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Parish Church of Holy Trinity

A Grade I Listed Building in Hildersham, Cambridge, Cambridgeshire

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Latitude: 52.1162 / 52°6'58"N

Longitude: 0.2556 / 0°15'20"E

OS Eastings: 554535

OS Northings: 248834

OS Grid: TL545488

Mapcode National: GBR M9Y.CDM

Mapcode Global: VHHKR.C2ZJ

Plus Code: 9F424784+F6

Entry Name: Parish Church of Holy Trinity

Listing Date: 22 November 1967

Grade: I

Source: Historic England

Source ID: 1127726

English Heritage Legacy ID: 51879

Location: Hildersham, South Cambridgeshire, Cambridgeshire, CB21

County: Cambridgeshire

District: South Cambridgeshire

Civil Parish: Hildersham

Traditional County: Cambridgeshire

Lieutenancy Area (Ceremonial County): Cambridgeshire

Church of England Parish: Hildersham Holy Trinity

Church of England Diocese: Ely

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Listing Text

(North West Side)

12/66 Parish Church of
22.11.67 Holy Trinity


Parish church. West tower c.1200 and vaulted sacristy, early C13 nave and
south and north aisle with clerestorey rebuilt later C13, north-east vestry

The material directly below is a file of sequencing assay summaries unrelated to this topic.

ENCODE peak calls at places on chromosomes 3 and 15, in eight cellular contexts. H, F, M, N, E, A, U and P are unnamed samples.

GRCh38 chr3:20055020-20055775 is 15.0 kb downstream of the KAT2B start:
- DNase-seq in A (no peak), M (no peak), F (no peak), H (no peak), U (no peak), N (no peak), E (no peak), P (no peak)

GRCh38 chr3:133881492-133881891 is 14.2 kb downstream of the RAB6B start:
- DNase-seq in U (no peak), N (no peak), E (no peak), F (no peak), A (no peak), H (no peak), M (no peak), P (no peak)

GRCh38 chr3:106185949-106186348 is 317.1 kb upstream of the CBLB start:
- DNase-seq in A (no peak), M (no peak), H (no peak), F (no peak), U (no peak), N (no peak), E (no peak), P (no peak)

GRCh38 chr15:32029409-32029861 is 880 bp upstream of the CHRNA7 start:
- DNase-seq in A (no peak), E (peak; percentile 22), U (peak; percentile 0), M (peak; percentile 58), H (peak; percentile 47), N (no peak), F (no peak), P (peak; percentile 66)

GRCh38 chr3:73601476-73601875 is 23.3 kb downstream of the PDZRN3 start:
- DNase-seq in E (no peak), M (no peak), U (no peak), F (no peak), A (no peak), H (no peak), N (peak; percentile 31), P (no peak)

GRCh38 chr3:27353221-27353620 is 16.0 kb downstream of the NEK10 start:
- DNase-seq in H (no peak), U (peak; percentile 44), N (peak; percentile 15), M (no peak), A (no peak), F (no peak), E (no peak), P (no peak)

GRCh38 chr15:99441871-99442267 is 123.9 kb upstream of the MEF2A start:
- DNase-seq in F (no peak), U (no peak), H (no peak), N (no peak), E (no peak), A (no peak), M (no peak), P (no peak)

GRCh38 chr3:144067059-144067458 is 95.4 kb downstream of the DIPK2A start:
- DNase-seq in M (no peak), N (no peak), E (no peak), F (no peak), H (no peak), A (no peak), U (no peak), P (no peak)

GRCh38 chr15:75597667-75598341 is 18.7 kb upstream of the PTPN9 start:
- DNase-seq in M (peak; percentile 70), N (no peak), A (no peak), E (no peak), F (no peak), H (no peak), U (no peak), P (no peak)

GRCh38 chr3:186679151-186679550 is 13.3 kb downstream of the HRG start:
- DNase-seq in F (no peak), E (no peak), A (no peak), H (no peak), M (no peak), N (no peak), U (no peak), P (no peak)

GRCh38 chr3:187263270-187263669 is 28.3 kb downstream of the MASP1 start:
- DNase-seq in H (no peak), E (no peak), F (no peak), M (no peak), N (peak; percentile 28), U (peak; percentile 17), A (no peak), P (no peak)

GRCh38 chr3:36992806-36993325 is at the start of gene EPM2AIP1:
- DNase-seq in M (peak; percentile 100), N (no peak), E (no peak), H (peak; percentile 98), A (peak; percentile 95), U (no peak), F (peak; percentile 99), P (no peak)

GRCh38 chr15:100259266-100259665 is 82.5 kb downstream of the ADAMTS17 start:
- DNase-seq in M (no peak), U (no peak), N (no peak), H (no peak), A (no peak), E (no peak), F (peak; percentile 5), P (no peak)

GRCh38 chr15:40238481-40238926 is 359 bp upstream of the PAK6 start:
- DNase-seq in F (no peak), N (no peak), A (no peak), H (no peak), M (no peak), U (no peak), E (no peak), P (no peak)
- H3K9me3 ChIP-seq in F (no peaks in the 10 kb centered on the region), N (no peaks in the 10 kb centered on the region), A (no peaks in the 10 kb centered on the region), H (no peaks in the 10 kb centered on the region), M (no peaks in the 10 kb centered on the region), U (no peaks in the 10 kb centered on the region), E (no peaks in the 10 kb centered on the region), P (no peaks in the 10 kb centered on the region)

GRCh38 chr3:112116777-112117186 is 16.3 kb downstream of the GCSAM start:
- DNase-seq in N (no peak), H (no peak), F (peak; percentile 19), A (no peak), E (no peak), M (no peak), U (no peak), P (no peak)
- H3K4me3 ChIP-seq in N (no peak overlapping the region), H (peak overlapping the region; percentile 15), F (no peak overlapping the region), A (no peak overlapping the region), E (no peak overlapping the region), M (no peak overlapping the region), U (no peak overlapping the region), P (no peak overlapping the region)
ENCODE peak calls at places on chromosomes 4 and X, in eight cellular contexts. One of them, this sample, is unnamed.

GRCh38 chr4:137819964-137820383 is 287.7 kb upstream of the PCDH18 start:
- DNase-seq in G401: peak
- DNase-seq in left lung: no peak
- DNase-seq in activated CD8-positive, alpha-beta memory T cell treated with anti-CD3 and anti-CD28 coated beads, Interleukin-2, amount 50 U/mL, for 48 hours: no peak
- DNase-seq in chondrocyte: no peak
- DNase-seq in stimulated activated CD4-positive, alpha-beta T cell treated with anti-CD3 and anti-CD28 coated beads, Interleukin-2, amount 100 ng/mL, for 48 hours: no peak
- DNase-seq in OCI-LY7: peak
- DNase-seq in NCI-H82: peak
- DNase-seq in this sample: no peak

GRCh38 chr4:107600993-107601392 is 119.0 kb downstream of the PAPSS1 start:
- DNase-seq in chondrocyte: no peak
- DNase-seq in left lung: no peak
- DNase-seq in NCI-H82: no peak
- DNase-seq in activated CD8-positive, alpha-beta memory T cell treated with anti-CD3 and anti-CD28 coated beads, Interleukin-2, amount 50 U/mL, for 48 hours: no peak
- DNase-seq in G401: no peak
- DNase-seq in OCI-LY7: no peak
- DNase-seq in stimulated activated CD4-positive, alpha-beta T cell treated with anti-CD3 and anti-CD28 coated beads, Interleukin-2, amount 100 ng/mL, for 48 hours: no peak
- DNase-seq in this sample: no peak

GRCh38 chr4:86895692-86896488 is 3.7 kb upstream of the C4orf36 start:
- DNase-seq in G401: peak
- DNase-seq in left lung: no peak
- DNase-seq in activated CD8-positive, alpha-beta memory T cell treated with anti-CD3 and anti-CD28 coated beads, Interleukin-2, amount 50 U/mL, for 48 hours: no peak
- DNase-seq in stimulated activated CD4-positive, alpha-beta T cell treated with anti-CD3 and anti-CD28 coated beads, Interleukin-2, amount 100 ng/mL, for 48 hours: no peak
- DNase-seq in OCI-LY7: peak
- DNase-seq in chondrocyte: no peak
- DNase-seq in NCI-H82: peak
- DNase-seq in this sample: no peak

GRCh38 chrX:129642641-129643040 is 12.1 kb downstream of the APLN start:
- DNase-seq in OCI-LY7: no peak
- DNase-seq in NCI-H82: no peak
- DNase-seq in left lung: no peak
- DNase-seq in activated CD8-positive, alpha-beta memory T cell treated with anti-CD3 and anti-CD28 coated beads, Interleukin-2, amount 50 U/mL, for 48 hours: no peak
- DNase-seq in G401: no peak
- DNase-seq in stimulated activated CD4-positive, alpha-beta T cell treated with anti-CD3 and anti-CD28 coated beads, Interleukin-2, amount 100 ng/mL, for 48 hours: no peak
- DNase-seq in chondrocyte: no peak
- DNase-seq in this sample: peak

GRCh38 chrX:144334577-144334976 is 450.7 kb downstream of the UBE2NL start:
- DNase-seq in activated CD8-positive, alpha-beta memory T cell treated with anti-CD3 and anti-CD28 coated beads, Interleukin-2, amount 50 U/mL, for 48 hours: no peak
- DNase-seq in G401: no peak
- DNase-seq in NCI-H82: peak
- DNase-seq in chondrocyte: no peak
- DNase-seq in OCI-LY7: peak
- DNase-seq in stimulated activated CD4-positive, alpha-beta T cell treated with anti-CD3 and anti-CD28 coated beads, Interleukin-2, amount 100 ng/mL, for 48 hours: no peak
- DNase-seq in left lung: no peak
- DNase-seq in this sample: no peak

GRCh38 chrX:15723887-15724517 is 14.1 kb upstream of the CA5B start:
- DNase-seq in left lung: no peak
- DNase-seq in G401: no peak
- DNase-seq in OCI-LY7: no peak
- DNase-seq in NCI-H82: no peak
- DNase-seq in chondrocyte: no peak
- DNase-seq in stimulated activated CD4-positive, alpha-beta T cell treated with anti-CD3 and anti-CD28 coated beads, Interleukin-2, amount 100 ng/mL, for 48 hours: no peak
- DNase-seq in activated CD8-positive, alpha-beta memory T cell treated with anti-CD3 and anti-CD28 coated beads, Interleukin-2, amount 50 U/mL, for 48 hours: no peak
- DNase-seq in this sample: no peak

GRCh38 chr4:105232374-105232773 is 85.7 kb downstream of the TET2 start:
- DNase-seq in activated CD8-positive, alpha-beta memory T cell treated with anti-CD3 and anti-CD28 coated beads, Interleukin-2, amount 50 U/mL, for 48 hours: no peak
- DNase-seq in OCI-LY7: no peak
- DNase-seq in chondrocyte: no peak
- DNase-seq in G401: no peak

late C14. (South chapel known as Bustelar's Chapel demolished 1803).
Chancel rebuilt 1856, south transept late C19. Restoration of roofs and
church from 1878 to 1890 by C A Buckler (1824-1905). Walls of flint rubble
with limestone dressings, clunch interior dressings; stone slate and slate
and lead roof coverings. South elevation: West tower, with limestone quoins
and lancet-lights, raised c.13 feet in C19 with two-light foiled belfry
windows and plain parapet. Nave, with similar quoins may retain some c.1200
fabric, steeply pitched roof, three restored, foiled, square clerestorey
lights. Restored C14 two-light windows with net-tracery repeated in C19
chancel, and large C19 south window of south transept with C14 cross finial
resited on parapet gable. South porch C19 two-centred arch of two chamfered
orders. Chancel with angle buttresses. Two bay north and south nave
arcades, with two-centred arches of two chamfered orders with labels towards
the nave, on quatrefoiled piers and shafted responds with deeply moulded
capitals, and bases raised on stone bases. Chancel arch with similar details
to arcade. Two similar two-centred arched doorways to tower. Tower ladder
stair medieval, with later rungs. Chancel decoration planned by
Rev James Goodwin and completed by his son, similar to T Gambier Parry's
church at Highnam in Gloucestershire and believed to have been painted by
Italian craftsmen, restored in 1973 by Campbell, Smith and Co directed by
Mr S E Dykes Bower. The decoration consists of stencilled floral patterns
and painted panels of scenes from the Bible. Reredos of alabaster and marble
1871. Arched braced C19 roofs; nave main trusses springing from stone
corbels with painted shields of arms of Lords of the Manor. Four brasses and
indents in chancel, from north to south. (1) Small purbeck slab with